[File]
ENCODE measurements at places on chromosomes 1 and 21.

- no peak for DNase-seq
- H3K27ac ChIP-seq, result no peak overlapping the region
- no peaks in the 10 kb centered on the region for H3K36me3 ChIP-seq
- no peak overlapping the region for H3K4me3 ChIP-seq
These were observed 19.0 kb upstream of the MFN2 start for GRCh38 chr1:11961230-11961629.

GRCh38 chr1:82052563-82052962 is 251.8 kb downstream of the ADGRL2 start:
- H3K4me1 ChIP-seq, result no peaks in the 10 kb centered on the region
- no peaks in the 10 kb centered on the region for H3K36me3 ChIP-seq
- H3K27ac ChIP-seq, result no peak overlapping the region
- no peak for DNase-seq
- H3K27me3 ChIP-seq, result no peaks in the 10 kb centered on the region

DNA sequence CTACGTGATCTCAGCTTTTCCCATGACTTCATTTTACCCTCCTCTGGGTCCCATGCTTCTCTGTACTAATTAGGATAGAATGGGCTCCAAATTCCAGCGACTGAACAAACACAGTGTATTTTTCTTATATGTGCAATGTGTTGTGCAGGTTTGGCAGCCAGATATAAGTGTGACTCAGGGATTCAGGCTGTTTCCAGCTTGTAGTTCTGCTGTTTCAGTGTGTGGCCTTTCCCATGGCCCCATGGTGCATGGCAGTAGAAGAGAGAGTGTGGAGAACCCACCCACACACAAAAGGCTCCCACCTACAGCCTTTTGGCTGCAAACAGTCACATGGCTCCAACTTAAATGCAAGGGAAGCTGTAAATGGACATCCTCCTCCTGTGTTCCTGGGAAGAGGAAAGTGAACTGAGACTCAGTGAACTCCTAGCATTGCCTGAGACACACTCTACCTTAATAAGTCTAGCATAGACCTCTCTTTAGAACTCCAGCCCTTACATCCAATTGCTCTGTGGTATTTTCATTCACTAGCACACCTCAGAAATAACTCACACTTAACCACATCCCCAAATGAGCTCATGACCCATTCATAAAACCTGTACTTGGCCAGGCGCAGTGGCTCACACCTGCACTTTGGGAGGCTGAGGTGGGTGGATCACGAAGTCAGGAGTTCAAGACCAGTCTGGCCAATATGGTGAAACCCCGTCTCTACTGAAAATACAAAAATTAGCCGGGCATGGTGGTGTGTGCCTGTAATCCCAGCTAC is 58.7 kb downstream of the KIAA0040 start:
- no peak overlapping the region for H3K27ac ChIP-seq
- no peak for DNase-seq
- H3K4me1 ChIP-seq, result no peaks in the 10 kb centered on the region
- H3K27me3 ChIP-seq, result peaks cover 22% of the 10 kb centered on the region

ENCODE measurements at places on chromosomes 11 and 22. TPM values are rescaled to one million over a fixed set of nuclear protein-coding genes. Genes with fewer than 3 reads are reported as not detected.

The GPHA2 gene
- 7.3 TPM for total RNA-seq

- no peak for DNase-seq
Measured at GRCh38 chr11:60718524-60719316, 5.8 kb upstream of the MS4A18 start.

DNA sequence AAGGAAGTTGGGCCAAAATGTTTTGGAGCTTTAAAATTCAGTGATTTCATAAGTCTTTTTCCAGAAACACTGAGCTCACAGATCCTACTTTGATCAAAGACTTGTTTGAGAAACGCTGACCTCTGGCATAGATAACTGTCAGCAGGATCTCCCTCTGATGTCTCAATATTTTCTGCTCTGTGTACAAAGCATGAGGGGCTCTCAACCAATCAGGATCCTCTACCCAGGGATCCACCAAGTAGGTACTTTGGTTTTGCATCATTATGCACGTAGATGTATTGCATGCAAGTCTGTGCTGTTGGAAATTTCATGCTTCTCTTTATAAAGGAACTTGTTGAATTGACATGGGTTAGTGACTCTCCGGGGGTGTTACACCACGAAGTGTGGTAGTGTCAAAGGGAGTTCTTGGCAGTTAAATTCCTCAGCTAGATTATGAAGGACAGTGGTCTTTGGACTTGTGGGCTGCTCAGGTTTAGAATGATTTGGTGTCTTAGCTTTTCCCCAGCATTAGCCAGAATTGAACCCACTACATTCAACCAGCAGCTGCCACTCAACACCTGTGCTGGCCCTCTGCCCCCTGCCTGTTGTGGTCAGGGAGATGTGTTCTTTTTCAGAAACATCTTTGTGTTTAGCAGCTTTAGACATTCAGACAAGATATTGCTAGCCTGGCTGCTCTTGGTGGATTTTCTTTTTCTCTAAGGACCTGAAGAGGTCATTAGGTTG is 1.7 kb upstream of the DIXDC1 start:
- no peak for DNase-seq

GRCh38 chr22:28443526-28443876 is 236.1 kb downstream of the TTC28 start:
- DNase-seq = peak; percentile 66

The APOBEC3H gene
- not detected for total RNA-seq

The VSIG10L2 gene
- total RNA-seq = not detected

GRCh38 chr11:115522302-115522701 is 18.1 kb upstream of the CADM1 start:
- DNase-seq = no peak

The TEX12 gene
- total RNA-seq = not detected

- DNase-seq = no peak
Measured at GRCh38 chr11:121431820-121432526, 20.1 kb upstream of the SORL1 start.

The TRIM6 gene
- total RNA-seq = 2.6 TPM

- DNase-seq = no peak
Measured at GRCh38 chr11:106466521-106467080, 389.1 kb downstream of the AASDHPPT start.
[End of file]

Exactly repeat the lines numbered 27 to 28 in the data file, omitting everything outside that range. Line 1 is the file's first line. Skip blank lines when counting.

The APOBEC3H gene
- not detected for total RNA-seq